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O'CONNOR v. YARDLEY GOLF CLUB

UNITED STATES DISTRICT COURT, EASTERN DISTRICT OF PENNSYLVANIA


July 21, 1947

O'CONNOR
v.
YARDLEY GOLF CLUB

The opinion of the court was delivered by: GANEY

This is a motion by the defendant to transfer to the appropriate District Court of New Jersey an action brought pursuant to Section 8 of the Selective Training and Service Act of 1940 *fn1" by a veteran of World War II, who has been honorably discharged from the armed forces of the United States, to require the defendant (1) to restore him to his former position of employment which he had immediately prior to his enlistment in the service, and (2) to compensate him for loss of monies suffered by reason of its unlawful action. This court has venue by virtue of Section 8(e) of the Act, 50 U.S.C.A.Appendix, § 308(e).

The plaintiff is a resident of Trenton, New Jersey, and a citizen of that State. The defendant is a Pennsylvania corporation with its place of business in the Eastern District of that State, the district of this court.

 The reasons given by the defendant for its motion is that this is not a convenient forum because the plaintiff and the members of the defendant corporation reside in the area of Trenton, New Jersey; that the defendant will be prejudiced in the presentation of a defense to the action because the 'many' witnesses necessary for a proper and adequate defense are not within the jurisdiction of this court and their presence here cannot be obtained against their will; that the witnesses who may voluntarily assist in the defense will be put to great inconvenience and expense; and that the matter of expense is not to be minimized when it is remembered that the plaintiff, being a veteran, is exempted by the Act under which he has brought his action from paying fees and court costs.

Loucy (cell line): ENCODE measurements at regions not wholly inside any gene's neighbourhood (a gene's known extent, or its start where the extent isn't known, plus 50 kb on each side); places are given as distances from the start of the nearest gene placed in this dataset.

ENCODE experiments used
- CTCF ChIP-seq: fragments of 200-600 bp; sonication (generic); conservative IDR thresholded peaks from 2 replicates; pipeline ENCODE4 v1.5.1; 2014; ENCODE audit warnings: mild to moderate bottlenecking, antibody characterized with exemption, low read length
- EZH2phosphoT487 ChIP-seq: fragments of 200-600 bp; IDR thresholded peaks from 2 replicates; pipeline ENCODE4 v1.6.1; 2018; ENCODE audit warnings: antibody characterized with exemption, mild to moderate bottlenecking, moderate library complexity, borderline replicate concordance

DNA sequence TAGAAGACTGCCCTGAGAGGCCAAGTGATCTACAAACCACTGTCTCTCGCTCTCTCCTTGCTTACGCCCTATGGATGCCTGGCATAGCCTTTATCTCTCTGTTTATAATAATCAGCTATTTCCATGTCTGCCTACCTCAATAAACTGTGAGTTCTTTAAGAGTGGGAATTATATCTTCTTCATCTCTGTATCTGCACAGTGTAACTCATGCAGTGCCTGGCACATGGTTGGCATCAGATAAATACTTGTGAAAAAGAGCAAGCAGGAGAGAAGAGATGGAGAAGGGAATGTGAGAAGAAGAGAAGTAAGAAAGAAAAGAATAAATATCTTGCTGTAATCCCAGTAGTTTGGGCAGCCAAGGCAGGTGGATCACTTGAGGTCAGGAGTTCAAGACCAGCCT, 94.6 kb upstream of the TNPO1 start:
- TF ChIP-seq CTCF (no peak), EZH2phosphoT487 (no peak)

A special venue provision is embodied in Section 8(e) of the Act, which as far as is material here, provides: 'In case any private employer fails or refuses to comply with the provisions of subsection (b) or (c), the district court of the United States for the district in which such private employer maintains a place of business shall have power * * * to specifically require such employer to comply with such provisions * * * .'

 The federal courts recognize the existence of the power to decline jurisdiction in exceptional circumstances. 'The principle of forum non conveniens is simply that a court may resist imposition upon its jurisdiction even when jurisdiction is authorized by the letter of a general venue statute.' Gulf Oil Corporation v. Gilbert, 330 U.S. 501, 67 S. Ct. 839, 842, 91 L. Ed. 1055. However, where a special venue act is invoked and the requirements of that act are met, the plaintiff's choice of a forum can not be defeated on the basis of the doctrine of forum non conveniens. Baltimore & Ohio R.R. Co. v. Kepner, 314 U.S. 44, 62 S. Ct. 6, 86 L. Ed. 28, 136 A.L.R. 1222; Miles v. Illinois C.R. Co., 315 U.S. 698, 62 S. Ct. 827, 86 L. Ed. 1129, 146 A.L.R. 1104; Nunn v. Chicago, etc. R. Co., D.C.S.D.N.Y., 71 F.Supp. 541. See also Gulf Oil Corporation v. Gilbert, supra, 330 U.S. 501, 67 S. Ct. 839, 91 L. Ed. 1055.

 In the instant case, Section 8(e) of the Act, a special venue act, is involved. Although it does not give plaintiffs as great a choice of places where to institute an action as does the Federal Employers' Liability Act, 45 U.S.C.A. § 51 et seq. *fn2" it is, nonetheless, a special venue act. Therefore we have no power to exercise any discretion in the matter before us, and we must deny the defendant's motion. However, we might add by way of dictum that even if we did have the power to exercise discretion in the matter, we are of the opinion that the exercise of such discretion would not be warranted under the circumstances of this case

 Motion denied.


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